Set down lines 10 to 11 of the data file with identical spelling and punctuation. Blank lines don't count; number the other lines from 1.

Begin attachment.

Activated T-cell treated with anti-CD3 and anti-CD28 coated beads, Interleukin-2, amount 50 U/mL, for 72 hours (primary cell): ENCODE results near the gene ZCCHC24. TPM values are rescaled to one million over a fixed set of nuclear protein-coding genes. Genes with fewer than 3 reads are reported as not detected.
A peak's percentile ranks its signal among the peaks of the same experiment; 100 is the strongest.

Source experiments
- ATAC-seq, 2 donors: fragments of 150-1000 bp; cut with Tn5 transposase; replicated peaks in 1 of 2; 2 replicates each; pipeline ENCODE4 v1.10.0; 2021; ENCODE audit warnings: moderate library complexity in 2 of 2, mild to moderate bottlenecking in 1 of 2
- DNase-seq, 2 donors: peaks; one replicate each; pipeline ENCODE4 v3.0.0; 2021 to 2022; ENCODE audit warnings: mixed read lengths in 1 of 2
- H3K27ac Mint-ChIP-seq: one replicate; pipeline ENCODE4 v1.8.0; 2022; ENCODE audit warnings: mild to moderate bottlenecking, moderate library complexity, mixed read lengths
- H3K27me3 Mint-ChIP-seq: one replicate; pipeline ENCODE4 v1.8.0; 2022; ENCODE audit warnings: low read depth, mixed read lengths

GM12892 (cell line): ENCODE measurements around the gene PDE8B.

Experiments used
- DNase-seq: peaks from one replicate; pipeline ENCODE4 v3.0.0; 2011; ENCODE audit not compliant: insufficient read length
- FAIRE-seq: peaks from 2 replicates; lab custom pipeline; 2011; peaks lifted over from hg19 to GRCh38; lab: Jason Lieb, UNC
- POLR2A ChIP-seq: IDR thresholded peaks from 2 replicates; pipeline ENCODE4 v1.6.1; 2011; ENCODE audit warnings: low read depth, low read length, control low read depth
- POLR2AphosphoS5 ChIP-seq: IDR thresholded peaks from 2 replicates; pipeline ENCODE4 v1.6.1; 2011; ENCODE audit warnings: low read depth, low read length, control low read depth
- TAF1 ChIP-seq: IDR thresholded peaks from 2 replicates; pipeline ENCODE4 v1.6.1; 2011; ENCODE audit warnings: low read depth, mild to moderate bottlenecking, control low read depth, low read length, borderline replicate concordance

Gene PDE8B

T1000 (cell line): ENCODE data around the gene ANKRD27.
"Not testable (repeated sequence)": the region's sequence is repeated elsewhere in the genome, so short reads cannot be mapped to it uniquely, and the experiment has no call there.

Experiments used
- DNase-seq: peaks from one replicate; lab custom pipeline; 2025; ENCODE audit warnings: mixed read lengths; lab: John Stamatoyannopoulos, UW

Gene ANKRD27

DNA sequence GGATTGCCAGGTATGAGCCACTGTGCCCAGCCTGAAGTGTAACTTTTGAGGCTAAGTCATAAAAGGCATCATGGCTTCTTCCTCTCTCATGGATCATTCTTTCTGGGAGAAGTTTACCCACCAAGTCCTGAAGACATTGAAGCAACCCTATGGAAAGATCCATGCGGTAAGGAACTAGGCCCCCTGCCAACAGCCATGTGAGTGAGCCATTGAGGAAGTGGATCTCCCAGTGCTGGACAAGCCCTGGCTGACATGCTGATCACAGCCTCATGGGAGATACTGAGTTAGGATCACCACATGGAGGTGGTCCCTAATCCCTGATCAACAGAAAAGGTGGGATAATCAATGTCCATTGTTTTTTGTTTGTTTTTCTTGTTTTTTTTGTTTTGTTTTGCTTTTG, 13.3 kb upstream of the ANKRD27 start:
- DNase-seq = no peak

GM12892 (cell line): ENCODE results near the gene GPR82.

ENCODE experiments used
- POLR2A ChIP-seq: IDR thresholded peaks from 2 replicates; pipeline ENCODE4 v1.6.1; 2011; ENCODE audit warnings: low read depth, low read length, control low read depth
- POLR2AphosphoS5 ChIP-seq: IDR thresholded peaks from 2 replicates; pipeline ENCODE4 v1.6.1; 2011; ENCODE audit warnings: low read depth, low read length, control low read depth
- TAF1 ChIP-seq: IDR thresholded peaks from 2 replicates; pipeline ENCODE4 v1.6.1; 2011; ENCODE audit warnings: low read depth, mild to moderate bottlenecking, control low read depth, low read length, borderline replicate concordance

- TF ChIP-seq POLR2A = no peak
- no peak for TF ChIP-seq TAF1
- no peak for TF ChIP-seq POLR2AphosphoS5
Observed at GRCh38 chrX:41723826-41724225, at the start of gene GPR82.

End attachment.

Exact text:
- DNase-seq: peaks from one replicate; pipeline ENCODE4 v3.0.0; 2011; ENCODE audit not compliant: insufficient read length
- FAIRE-seq: peaks from 2 replicates; lab custom pipeline; 2011; peaks lifted over from hg19 to GRCh38; lab: Jason Lieb, UNC